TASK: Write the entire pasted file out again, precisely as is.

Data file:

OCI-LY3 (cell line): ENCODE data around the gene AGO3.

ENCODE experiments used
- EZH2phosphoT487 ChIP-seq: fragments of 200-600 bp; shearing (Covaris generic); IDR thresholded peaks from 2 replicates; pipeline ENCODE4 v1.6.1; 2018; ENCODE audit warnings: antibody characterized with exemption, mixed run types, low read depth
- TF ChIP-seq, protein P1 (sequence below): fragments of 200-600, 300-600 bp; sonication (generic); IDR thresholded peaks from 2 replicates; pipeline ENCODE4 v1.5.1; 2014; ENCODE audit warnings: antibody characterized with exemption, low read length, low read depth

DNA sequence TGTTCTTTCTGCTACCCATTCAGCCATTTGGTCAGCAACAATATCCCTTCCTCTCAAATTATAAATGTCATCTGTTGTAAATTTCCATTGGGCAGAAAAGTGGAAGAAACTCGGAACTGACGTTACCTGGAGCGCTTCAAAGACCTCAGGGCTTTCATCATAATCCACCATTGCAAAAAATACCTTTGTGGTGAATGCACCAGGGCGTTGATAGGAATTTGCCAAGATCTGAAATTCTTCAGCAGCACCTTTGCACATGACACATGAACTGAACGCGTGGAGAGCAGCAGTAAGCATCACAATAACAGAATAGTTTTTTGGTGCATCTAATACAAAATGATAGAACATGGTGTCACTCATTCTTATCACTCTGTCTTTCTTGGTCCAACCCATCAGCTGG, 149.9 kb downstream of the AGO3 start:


OCI-LY3 (cell line): ENCODE data around the gene AGO3.

ENCODE experiments used
- EZH2phosphoT487 ChIP-seq: fragments of 200-600 bp; shearing (Covaris generic); IDR thresholded peaks from 2 replicates; pipeline ENCODE4 v1.6.1; 2018; ENCODE audit warnings: antibody characterized with exemption, mixed run types, low read depth
- TF ChIP-seq, protein P1 (sequence below): fragments of 200-600, 300-600 bp; sonication (generic); IDR thresholded peaks from 2 replicates; pipeline ENCODE4 v1.5.1; 2014; ENCODE audit warnings: antibody characterized with exemption, low read length, low read depth

DNA sequence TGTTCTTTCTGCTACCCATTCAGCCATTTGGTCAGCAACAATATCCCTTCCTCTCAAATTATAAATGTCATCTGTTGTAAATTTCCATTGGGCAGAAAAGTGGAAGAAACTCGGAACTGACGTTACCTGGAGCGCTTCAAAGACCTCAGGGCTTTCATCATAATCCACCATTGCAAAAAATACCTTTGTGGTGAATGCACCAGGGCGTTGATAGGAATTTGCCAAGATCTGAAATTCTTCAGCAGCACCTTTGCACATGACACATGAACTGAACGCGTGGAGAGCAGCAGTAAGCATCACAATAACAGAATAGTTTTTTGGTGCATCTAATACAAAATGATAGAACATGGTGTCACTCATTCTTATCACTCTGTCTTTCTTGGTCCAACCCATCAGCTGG, 149.9 kb downstream of the AGO3 start: